Gilgel Gibe III, built on Omo River, is expected to boost Ethiopia’s nascent manufacturing sector as well as electricity exports to neighboring nations.
By Aaron Maasho (Reuters) |
Ethiopia inaugurated on Friday a $1.57 billion hydropower plant along the Omo River in the country’s south that will nearly double total electricity output to 4,238 megawatts (MW).
With a capacity of 1,870 MW, Gilgel Gibe III – built by Italian construction firm Salini Impregilo SpA – is expected to boost the Horn of Africa country’s nascent manufacturing sector as well as electricity exports to neighboring nations.
Work on the plant began in 2006 but its completion was delayed partly due to funding constraints. In the end, China’s Export-Import Bank stepped in to fund 60 percent of costs via a loan while the government covered the remaining amount.
Under a 2015-2020 development plan, Addis Ababa wants to raise output to 17,346 MW by harnessing hydropower, wind and geothermal sources.
It has an array of projects under construction, including the $4.1 billion Grand Renaissance Dam that will churn out 6,000 MW upon completion.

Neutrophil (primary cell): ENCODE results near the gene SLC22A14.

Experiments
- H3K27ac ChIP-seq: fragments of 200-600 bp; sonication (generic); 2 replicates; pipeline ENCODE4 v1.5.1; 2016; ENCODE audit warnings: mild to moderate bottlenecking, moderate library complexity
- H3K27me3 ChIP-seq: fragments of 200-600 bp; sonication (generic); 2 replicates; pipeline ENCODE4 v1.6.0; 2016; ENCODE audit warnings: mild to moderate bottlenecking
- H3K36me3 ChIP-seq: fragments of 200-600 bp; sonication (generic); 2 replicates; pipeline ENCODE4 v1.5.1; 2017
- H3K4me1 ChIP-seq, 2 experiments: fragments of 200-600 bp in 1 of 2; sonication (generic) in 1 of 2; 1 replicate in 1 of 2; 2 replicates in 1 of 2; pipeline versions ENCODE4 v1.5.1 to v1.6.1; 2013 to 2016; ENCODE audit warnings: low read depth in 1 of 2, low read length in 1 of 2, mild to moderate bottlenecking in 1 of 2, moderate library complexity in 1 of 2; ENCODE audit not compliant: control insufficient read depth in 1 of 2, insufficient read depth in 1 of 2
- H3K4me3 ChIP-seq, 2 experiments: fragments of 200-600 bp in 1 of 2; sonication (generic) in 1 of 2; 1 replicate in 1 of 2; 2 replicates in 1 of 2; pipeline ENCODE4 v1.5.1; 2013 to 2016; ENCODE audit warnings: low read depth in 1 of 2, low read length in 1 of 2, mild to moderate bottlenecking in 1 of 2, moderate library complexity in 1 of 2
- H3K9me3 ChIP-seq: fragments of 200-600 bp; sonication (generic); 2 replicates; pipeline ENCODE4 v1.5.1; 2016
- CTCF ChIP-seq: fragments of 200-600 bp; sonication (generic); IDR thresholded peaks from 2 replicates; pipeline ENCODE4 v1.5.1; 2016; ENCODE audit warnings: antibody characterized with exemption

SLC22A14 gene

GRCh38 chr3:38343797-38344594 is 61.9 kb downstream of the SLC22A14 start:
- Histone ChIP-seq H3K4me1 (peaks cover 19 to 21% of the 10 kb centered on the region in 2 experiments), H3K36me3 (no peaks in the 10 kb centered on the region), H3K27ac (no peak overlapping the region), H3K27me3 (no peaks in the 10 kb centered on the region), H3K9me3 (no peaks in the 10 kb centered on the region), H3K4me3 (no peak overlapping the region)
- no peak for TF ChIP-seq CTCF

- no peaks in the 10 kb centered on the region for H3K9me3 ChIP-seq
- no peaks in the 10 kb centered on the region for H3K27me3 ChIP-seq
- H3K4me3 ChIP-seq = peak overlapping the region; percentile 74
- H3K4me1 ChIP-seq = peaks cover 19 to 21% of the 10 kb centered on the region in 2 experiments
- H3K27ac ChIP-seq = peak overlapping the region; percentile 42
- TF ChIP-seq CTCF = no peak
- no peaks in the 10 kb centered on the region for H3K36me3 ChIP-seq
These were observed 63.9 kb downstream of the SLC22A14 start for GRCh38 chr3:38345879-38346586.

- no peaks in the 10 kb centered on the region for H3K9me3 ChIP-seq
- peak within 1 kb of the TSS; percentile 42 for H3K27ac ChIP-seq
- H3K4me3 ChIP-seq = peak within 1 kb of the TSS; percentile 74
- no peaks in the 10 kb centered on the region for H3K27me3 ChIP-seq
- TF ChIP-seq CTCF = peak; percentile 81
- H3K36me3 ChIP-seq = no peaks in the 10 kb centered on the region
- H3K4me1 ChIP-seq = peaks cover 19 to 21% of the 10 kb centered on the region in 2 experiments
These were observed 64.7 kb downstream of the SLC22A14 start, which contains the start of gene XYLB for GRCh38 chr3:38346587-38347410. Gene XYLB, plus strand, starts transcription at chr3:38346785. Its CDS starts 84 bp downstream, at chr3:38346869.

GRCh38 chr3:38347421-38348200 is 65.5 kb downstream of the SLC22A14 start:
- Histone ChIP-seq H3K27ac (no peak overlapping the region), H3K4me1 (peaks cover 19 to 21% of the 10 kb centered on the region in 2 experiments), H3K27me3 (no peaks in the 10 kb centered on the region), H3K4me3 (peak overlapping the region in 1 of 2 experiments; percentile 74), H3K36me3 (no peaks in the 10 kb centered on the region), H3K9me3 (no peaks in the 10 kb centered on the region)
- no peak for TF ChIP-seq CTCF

In March Addis Ababa also announced plans to build a new 2,000 MW hydropower dam also on the Omo River.
Ethiopia is bidding to become a continental manufacturing hub, and hopes the projects will resolve power outages that have been hampering economic activity in the nation of some 90 million people.
The country already exports electricity to neighboring Kenya, Sudan and Djibouti, and has signed agreements with Tanzania, Rwanda and South Sudan, as well as Yemen. (Reporting by Aaron Maasho; Editing by Elias Biryabarema/Mark Heinrich)
- Ethiopia Plans New 2,000 MW Dam: PM
- Grand Renaissance Dam Figures to Revolutionize Ethiopia
- Ethiopia’s Largest Hydropower Plant to Produce Electricity This Year
- Embarking on Power Export: Ethiopia Signs Power Supply Deal with Tanzania
- Dam Project and Renewable Potential to Turn Ethiopia into African Powerhouse